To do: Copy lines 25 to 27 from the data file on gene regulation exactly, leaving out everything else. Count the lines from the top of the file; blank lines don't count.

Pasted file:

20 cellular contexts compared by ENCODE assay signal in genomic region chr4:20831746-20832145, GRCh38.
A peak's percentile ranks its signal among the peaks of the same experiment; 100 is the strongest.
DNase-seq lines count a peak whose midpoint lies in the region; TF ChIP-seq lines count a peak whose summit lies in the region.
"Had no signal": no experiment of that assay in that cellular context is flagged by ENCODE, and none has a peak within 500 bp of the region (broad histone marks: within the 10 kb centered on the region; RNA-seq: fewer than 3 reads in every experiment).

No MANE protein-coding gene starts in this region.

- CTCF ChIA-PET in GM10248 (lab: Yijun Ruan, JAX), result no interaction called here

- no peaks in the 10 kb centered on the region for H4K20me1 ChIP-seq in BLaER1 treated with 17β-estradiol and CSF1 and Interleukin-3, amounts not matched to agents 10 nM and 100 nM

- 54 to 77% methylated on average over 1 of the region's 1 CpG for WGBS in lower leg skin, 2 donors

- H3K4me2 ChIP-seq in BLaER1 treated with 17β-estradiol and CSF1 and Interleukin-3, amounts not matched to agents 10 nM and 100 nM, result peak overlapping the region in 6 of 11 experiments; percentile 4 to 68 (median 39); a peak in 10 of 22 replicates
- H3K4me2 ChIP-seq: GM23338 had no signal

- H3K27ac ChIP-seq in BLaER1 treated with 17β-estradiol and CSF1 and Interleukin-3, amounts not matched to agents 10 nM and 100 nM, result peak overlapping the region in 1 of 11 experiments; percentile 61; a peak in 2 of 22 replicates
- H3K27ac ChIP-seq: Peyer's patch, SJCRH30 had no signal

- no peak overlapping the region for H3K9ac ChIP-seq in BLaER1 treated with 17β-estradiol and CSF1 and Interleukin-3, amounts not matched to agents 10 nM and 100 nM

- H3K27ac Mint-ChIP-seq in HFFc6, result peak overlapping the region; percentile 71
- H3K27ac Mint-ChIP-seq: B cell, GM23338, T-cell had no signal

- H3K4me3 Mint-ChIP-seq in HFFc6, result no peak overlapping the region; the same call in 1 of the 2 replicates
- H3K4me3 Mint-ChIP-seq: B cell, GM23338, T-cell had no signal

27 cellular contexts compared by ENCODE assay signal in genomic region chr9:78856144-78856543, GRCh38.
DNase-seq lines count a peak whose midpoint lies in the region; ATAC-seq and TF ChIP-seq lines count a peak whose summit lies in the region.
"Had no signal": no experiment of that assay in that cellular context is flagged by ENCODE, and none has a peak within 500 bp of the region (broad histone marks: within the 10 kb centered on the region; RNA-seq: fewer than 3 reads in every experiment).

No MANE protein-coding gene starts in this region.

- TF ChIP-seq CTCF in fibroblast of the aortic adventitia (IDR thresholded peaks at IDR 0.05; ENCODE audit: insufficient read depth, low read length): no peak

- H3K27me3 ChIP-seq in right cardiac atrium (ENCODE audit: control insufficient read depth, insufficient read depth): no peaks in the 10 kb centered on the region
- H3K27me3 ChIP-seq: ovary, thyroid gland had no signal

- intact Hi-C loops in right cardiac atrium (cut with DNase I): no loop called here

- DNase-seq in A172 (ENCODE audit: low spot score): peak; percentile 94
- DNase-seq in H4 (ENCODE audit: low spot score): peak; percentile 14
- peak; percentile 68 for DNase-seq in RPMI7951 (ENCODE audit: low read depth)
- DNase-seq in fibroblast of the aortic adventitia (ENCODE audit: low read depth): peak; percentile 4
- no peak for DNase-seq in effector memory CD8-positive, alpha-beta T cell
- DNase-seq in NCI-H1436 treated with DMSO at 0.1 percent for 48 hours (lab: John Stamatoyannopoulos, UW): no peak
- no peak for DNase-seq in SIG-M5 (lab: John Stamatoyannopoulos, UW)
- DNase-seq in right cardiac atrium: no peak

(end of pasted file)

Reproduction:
- intact Hi-C loops in right cardiac atrium (cut with DNase I): no loop called here

- DNase-seq in A172 (ENCODE audit: low spot score): peak; percentile 94
- DNase-seq in H4 (ENCODE audit: low spot score): peak; percentile 14